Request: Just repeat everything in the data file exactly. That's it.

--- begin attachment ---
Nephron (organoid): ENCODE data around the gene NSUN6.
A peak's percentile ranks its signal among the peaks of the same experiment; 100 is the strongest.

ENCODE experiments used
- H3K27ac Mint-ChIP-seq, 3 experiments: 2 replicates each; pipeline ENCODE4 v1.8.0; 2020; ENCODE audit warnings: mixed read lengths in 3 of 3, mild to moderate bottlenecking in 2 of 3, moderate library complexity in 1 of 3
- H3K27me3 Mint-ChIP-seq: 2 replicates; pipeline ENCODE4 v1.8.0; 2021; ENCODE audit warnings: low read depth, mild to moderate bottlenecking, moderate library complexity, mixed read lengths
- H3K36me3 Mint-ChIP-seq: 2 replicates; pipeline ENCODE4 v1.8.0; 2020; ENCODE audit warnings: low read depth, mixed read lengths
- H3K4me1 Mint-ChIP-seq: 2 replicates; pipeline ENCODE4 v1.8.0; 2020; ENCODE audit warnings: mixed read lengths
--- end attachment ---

Nephron (organoid): ENCODE data around the gene NSUN6.
A peak's percentile ranks its signal among the peaks of the same experiment; 100 is the strongest.

ENCODE experiments used
- H3K27ac Mint-ChIP-seq, 3 experiments: 2 replicates each; pipeline ENCODE4 v1.8.0; 2020; ENCODE audit warnings: mixed read lengths in 3 of 3, mild to moderate bottlenecking in 2 of 3, moderate library complexity in 1 of 3
- H3K27me3 Mint-ChIP-seq: 2 replicates; pipeline ENCODE4 v1.8.0; 2021; ENCODE audit warnings: low read depth, mild to moderate bottlenecking, moderate library complexity, mixed read lengths
- H3K36me3 Mint-ChIP-seq: 2 replicates; pipeline ENCODE4 v1.8.0; 2020; ENCODE audit warnings: low read depth, mixed read lengths
- H3K4me1 Mint-ChIP-seq: 2 replicates; pipeline ENCODE4 v1.8.0; 2020; ENCODE audit warnings: mixed read lengths